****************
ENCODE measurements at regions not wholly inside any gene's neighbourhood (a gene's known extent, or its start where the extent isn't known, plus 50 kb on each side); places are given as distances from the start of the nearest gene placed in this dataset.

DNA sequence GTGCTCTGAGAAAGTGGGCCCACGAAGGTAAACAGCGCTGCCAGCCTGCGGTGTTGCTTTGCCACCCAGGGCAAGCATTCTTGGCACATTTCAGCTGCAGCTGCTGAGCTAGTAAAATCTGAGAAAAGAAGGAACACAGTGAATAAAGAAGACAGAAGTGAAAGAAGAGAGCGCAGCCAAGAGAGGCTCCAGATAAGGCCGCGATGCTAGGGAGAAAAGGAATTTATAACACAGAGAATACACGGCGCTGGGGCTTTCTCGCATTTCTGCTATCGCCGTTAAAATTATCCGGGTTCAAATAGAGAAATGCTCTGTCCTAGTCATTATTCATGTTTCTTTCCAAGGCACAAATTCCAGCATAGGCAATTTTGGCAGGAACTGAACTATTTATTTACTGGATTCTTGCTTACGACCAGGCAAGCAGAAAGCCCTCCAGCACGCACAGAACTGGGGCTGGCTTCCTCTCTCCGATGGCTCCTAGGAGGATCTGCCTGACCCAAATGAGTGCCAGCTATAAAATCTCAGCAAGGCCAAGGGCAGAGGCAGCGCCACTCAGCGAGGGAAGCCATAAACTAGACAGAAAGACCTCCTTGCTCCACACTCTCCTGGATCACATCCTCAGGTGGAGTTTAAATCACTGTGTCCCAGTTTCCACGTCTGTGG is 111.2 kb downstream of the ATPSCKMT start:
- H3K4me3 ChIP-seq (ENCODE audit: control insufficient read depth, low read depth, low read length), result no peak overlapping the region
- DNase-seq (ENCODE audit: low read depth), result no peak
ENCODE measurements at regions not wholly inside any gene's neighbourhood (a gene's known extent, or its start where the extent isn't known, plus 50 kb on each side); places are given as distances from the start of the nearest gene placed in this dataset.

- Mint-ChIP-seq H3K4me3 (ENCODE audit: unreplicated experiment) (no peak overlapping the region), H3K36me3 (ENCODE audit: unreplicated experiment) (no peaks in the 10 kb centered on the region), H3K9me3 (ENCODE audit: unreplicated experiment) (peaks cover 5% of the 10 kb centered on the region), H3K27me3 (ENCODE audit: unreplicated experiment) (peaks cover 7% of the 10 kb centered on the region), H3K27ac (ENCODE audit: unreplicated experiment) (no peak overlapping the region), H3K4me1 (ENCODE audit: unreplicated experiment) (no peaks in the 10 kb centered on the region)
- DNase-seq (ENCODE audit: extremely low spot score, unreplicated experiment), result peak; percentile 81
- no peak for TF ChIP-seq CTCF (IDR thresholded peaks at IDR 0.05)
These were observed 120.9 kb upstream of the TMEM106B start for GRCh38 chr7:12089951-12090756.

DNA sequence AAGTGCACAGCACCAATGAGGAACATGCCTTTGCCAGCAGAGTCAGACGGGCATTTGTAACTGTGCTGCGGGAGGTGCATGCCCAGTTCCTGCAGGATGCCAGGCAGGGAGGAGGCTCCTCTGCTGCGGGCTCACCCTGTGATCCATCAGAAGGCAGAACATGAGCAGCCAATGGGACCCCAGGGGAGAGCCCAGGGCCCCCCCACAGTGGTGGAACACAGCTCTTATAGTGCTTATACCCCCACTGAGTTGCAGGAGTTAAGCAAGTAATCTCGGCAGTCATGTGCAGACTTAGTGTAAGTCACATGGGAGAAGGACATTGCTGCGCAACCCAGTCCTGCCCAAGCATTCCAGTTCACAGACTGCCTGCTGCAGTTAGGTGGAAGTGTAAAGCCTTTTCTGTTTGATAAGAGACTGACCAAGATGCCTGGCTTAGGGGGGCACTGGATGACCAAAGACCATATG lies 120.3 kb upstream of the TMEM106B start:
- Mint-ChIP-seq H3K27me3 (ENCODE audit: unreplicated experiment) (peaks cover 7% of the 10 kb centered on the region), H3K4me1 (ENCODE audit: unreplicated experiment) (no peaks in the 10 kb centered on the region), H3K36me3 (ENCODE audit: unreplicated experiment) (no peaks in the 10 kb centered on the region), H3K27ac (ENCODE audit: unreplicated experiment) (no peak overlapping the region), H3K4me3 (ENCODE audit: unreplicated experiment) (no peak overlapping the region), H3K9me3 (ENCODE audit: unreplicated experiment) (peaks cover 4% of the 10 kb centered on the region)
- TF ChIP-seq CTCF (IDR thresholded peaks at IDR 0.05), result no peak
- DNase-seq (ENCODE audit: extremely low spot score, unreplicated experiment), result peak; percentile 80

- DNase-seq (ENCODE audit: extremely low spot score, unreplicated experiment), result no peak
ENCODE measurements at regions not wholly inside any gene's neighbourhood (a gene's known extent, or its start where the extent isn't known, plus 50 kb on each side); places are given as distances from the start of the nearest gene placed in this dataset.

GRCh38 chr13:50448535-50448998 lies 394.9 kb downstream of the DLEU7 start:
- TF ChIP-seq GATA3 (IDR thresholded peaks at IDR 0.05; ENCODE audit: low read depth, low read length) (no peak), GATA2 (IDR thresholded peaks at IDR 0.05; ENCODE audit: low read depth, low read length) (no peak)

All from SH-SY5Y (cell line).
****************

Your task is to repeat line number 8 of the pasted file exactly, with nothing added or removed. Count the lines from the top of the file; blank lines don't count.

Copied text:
- no peak for TF ChIP-seq CTCF (IDR thresholded peaks at IDR 0.05)